I think that that would be a huge help because Cuba is an extremely agriculturally rich island. 70 percent of it is arable, 90 percent of it in a pinch. That is an insane surface area to arable ratio. [00:17:00] And there is no good reason why Cuba needs to be importing 60 to 80 percent of its food, especially when it doesn't even export sugar anymore.

Now, with all that said, I think that's a clear example of a domestic reform that they need to do. But on the other end, part of the problem I think is there's a lot of reforms that would have been extremely delicate and extremely difficult, even under the best circumstances, like political reforms, and they were put off, and they were put off, and they were put off. And now to do them under these circumstances might be seen as a repeat of what happened in the USSR. What is the lesson a lot of these socialist countries drew from Gorbachev? Gorbachev reformed the economy and politics at the same time. He also mismanaged the economic reforms. People were very miserable, they were discontented, blah, blah, blah. But if you first reform the economy, maybe then you can reform the political [00:18:00] system with people who are by and large, if not In love with the system, at the very least they're like I can work with this. I don't want change because change can be scary. This is the devil I know, whatever, right?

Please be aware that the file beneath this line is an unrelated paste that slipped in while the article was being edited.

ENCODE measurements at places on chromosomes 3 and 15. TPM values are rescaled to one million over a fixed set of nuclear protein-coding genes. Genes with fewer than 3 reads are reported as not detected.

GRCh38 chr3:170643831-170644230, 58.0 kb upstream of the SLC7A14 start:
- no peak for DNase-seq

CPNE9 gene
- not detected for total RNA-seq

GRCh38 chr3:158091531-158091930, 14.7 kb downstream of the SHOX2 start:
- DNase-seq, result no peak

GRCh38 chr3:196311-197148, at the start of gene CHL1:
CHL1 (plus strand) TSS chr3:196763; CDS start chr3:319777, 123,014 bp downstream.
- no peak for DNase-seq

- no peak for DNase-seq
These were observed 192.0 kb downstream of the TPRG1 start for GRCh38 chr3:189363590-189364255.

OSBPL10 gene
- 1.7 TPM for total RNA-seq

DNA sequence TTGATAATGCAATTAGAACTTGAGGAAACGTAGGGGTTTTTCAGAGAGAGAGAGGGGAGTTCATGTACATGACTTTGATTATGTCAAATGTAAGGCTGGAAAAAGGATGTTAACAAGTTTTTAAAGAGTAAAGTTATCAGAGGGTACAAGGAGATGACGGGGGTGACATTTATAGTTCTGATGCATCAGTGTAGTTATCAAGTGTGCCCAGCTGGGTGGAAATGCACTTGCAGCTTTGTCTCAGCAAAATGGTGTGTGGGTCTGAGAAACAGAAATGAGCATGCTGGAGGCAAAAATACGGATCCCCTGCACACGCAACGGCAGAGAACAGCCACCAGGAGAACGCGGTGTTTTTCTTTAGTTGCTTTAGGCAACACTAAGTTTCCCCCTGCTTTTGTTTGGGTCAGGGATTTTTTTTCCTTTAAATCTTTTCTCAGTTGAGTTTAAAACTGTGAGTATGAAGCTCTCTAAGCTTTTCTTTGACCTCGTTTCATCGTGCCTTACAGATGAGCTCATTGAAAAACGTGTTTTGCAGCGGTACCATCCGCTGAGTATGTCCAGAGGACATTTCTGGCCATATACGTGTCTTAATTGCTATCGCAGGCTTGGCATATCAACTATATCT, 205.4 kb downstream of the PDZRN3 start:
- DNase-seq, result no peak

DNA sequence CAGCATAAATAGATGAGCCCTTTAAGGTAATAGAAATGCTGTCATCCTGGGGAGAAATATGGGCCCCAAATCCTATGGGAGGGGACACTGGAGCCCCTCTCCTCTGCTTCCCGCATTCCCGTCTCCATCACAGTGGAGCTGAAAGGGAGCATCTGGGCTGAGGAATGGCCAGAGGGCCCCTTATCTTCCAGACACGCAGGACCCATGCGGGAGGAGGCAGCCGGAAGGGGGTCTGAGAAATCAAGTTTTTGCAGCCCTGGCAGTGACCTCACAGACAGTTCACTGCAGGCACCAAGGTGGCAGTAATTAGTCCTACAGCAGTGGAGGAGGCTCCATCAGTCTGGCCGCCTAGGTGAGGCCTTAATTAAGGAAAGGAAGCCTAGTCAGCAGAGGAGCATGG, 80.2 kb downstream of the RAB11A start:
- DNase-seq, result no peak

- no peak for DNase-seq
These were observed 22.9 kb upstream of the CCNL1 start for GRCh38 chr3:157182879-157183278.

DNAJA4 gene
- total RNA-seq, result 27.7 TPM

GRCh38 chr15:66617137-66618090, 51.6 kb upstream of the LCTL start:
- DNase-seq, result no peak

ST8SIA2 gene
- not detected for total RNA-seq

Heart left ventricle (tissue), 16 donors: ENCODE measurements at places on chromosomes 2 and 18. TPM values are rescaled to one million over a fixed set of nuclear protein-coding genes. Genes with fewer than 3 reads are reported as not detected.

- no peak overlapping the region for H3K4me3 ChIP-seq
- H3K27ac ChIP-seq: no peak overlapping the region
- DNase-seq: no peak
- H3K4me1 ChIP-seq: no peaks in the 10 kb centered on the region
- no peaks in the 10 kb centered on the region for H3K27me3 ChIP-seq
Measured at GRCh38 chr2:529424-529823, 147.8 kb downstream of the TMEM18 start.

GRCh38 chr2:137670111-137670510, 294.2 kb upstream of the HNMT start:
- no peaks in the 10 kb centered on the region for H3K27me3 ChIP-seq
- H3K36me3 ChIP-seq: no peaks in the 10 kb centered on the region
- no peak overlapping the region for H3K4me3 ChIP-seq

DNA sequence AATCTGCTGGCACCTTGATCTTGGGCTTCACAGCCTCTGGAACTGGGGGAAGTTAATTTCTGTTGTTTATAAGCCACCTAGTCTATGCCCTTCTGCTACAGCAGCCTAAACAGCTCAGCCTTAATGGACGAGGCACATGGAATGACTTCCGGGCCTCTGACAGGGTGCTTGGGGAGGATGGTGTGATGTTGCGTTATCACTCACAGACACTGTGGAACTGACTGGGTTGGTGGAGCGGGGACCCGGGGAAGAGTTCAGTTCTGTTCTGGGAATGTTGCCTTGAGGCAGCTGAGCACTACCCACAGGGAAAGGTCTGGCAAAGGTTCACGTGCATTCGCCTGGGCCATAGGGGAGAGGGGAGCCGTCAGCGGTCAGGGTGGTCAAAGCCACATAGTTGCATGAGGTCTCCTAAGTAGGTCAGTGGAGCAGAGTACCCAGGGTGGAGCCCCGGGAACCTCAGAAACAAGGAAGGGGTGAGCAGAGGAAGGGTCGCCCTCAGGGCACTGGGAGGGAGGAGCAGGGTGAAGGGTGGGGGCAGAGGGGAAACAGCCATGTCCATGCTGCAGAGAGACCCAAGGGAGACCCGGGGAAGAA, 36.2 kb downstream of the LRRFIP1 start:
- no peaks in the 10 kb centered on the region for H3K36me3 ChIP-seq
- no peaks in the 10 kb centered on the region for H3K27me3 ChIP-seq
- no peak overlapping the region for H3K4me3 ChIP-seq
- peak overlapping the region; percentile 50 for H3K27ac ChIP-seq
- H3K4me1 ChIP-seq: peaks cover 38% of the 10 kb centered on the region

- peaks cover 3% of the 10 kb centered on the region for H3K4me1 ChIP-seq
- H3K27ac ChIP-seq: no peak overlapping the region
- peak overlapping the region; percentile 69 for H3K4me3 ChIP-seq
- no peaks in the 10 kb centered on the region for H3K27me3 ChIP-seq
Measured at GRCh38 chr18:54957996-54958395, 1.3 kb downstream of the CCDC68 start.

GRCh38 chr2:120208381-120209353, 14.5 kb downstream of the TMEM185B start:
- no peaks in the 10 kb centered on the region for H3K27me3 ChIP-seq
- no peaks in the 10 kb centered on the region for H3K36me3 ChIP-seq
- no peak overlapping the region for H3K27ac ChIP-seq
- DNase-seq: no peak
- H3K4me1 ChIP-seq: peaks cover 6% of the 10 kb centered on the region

But now, how do you do those kind of really deep political reforms or seeming potentially dangerous economic reforms in ways that don't just fuel the fire? That is, I think, the kind of the Catch-22 that they're in right now. 

RYAN GRIM - HOST, DECONSTRUCTED: And the Soviet leadership also thought that if they surrendered in the Cold War and did these reforms that the West wanted, that the West would embrace them and lavish a new Marshall Plan, basically, on the post-Soviet world, which was just a fundamental misreading of the West's posture toward Russia. We were not going to suddenly turn them into friends. It was much more intractable. They believe that it was ideological--and it was obviously partly ideological--but it was also [00:19:00] just geopolitical and imperial. 

And so I would imagine that the Cuban leadership understands the same thing, that just giving up is going to lead to probably the same looting that you saw post-Soviet collapse. 

Empire's Laboratory— How 2004 U.S.-Backed Coup Destabilized Haiti & Led to Current Crisis - Democracy Now! - Air Date 3-11-24

AMY GOODMAN: Her recent article for NACLA is headlined “Haiti as Empire’s Laboratory.”

Professor Pierre, welcome to Democracy Now! Can you start off by describing what you understand is the latest on the ground, who the armed groups are, and the different sectors of Haitian society that are joining together with those armed gangs and calling for the resignation of the unelected Prime Minister Henry?

JEMIMA PIERRE: Good morning. Thank you so much for having me, Amy.